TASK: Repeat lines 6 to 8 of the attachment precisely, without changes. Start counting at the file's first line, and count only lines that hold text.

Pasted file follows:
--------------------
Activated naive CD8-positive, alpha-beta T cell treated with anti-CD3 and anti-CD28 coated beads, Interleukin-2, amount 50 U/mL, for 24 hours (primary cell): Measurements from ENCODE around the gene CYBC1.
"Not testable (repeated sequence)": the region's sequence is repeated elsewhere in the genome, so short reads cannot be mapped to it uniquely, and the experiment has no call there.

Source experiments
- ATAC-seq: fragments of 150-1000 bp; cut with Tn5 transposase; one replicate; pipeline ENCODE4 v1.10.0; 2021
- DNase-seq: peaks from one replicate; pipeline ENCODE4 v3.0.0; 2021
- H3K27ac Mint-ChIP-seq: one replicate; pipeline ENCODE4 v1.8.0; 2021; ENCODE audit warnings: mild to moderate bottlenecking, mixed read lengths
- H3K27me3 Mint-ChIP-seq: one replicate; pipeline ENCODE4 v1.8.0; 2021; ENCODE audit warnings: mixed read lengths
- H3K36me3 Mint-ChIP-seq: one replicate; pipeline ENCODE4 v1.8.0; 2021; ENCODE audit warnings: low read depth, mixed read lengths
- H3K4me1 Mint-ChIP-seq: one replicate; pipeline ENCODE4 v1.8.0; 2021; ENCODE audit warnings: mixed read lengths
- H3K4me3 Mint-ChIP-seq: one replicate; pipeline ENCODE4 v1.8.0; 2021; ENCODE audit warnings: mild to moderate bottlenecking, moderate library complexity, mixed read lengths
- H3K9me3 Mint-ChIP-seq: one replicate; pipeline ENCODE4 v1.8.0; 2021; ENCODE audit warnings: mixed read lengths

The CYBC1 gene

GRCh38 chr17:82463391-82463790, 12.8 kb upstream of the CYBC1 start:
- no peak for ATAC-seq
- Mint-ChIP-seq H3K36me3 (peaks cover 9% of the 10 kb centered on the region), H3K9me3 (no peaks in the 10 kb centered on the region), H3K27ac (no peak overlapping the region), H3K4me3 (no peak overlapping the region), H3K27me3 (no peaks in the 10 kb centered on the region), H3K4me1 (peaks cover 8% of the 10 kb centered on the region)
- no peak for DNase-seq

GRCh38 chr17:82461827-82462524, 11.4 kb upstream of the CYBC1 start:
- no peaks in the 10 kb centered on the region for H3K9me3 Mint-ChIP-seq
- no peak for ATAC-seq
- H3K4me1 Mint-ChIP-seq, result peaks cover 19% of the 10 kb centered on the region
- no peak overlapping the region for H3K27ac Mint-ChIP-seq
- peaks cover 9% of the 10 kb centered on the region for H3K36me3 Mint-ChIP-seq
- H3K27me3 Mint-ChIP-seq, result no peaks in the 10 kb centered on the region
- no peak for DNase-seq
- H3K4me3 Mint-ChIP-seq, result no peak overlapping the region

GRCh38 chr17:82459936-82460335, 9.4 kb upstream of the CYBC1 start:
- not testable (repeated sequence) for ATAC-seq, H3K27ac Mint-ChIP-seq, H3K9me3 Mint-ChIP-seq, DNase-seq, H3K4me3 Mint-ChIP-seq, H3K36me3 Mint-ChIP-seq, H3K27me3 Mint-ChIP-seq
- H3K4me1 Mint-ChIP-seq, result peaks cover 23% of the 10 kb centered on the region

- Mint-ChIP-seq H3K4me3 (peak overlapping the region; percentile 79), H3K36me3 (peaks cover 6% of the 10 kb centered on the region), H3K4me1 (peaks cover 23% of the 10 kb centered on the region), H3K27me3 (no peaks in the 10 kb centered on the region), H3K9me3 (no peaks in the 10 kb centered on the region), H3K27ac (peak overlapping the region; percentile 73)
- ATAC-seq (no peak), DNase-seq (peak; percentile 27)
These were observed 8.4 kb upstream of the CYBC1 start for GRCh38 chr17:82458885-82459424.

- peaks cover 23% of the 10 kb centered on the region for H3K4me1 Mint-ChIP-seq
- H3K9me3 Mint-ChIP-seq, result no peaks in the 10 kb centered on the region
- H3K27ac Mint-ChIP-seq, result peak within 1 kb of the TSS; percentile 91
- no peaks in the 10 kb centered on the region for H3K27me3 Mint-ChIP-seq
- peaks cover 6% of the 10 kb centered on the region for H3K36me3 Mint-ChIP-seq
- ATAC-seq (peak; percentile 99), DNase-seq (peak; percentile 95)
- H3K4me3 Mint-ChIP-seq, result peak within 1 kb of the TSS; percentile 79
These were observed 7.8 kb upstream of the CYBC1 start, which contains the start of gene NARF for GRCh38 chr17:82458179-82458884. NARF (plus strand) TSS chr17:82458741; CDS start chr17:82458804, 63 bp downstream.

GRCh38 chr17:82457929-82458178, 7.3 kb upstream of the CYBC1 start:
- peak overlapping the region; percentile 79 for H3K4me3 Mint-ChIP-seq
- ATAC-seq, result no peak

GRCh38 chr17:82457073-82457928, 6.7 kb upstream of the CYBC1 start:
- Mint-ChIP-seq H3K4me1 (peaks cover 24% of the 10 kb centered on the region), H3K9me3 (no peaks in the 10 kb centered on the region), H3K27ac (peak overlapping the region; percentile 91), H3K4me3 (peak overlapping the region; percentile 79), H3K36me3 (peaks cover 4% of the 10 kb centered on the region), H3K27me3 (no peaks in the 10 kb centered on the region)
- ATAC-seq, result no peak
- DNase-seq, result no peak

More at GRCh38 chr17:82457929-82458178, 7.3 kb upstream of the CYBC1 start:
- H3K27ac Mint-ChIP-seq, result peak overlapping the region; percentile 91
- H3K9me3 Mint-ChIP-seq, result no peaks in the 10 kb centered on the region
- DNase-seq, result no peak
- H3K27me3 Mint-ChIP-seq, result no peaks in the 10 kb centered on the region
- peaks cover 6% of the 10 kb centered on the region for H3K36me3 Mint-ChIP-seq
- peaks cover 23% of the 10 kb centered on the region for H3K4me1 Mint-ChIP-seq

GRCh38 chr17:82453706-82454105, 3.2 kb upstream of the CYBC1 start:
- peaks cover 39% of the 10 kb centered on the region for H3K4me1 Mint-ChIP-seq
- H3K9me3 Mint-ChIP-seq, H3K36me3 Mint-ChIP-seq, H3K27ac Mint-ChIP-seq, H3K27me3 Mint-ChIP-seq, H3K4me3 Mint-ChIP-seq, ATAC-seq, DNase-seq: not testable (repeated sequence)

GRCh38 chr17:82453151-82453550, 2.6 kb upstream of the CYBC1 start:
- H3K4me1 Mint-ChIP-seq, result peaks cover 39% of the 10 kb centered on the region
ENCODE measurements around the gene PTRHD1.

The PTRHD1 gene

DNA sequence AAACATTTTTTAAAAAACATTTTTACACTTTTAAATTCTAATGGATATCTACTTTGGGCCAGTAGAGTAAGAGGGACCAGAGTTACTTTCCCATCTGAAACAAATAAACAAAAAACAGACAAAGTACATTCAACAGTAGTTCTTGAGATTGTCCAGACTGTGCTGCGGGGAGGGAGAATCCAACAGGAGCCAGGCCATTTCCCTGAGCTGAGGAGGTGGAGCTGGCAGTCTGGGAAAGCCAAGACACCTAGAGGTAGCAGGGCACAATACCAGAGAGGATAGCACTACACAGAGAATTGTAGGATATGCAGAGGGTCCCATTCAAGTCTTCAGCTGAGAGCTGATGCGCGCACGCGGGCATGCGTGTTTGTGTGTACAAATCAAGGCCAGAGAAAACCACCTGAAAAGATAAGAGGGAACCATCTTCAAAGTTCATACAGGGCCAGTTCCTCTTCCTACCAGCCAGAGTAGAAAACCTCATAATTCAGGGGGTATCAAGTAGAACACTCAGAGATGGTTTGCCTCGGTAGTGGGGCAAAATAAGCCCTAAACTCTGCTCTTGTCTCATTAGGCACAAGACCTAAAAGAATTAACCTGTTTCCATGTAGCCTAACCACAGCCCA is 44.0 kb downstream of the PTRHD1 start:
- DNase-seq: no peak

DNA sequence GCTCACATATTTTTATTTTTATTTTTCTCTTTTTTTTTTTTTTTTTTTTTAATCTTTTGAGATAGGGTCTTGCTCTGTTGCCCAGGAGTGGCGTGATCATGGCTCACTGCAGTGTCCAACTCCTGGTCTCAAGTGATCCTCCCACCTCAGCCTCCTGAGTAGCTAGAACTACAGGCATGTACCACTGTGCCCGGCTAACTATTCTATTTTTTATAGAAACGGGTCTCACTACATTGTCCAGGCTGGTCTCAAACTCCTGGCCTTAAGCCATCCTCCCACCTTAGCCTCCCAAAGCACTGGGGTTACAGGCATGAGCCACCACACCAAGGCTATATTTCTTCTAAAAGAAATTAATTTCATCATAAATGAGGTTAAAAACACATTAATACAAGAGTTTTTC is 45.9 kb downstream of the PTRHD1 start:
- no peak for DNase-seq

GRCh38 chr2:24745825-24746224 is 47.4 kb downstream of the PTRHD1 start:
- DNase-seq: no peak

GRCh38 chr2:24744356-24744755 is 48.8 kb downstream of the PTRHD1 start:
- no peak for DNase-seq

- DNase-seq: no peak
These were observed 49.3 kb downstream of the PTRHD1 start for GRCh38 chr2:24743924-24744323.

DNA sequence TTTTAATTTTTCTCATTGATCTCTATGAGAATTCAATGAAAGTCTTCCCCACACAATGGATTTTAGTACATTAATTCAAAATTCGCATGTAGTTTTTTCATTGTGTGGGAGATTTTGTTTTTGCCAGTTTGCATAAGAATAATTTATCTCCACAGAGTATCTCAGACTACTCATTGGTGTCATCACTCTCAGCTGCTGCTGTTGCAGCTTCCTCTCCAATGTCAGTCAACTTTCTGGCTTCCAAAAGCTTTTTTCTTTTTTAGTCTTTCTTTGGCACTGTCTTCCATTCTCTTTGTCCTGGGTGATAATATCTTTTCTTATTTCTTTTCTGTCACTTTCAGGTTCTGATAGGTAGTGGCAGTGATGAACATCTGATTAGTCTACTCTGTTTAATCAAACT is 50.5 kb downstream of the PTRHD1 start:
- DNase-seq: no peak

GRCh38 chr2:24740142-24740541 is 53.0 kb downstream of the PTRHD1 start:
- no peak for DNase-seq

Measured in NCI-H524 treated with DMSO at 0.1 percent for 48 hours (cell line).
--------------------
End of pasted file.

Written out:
- H3K27ac Mint-ChIP-seq: one replicate; pipeline ENCODE4 v1.8.0; 2021; ENCODE audit warnings: mild to moderate bottlenecking, mixed read lengths
- H3K27me3 Mint-ChIP-seq: one replicate; pipeline ENCODE4 v1.8.0; 2021; ENCODE audit warnings: mixed read lengths
- H3K36me3 Mint-ChIP-seq: one replicate; pipeline ENCODE4 v1.8.0; 2021; ENCODE audit warnings: low read depth, mixed read lengths